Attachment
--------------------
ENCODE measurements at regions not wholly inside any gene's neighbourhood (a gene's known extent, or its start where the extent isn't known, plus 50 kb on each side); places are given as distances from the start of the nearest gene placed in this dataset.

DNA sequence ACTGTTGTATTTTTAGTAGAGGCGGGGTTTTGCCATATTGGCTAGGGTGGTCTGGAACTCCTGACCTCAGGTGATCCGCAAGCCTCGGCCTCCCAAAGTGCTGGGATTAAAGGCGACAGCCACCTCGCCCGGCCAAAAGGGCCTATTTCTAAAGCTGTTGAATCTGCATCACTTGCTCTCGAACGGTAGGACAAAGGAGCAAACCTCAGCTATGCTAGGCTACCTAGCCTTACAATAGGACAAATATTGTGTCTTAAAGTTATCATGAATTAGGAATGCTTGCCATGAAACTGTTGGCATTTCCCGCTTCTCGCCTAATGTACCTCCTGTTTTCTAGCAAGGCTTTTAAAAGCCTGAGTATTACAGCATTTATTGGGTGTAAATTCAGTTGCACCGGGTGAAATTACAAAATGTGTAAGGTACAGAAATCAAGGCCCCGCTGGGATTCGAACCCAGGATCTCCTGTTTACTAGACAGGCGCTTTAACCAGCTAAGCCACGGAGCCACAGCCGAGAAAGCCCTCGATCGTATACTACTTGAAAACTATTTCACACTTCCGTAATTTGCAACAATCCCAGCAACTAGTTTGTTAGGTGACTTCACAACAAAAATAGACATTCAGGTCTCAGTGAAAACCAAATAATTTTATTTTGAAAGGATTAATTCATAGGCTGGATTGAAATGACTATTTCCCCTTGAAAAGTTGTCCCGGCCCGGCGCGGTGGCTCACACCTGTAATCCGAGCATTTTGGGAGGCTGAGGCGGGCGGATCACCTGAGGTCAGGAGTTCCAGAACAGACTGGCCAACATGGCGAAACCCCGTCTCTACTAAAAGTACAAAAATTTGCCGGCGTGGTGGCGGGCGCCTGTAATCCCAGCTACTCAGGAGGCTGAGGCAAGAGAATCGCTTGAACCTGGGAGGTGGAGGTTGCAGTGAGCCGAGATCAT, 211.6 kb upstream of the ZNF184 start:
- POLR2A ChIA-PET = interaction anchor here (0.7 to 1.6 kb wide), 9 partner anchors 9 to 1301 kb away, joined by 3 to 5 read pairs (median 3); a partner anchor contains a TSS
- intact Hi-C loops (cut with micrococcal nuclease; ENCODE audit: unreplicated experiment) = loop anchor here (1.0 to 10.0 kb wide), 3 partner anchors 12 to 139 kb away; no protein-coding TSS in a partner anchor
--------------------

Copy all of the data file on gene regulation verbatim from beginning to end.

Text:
ENCODE measurements at regions not wholly inside any gene's neighbourhood (a gene's known extent, or its start where the extent isn't known, plus 50 kb on each side); places are given as distances from the start of the nearest gene placed in this dataset.

DNA sequence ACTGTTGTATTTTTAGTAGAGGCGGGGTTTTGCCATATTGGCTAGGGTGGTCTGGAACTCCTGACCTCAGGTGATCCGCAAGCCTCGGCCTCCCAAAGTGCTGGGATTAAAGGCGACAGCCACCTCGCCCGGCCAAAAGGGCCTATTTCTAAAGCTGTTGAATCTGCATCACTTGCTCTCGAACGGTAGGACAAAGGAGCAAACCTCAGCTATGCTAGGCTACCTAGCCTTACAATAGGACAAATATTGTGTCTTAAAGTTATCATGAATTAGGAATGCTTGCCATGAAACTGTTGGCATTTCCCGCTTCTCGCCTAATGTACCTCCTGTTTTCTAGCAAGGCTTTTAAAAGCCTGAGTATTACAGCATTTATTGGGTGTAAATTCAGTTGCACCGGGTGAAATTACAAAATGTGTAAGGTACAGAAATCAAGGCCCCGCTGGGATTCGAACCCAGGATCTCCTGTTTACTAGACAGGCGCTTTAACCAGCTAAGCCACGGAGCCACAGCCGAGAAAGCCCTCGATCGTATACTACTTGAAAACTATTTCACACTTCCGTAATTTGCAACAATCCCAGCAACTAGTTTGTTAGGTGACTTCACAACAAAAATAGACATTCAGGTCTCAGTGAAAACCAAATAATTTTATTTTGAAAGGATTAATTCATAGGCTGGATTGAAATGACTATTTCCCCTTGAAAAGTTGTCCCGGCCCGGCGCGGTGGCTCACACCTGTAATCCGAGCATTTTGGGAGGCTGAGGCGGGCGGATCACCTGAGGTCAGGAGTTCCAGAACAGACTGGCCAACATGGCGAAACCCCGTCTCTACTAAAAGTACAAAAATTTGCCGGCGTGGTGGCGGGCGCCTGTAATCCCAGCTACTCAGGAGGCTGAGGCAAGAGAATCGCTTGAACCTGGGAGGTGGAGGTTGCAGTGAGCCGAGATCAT, 211.6 kb upstream of the ZNF184 start:
- POLR2A ChIA-PET = interaction anchor here (0.7 to 1.6 kb wide), 9 partner anchors 9 to 1301 kb away, joined by 3 to 5 read pairs (median 3); a partner anchor contains a TSS
- intact Hi-C loops (cut with micrococcal nuclease; ENCODE audit: unreplicated experiment) = loop anchor here (1.0 to 10.0 kb wide), 3 partner anchors 12 to 139 kb away; no protein-coding TSS in a partner anchor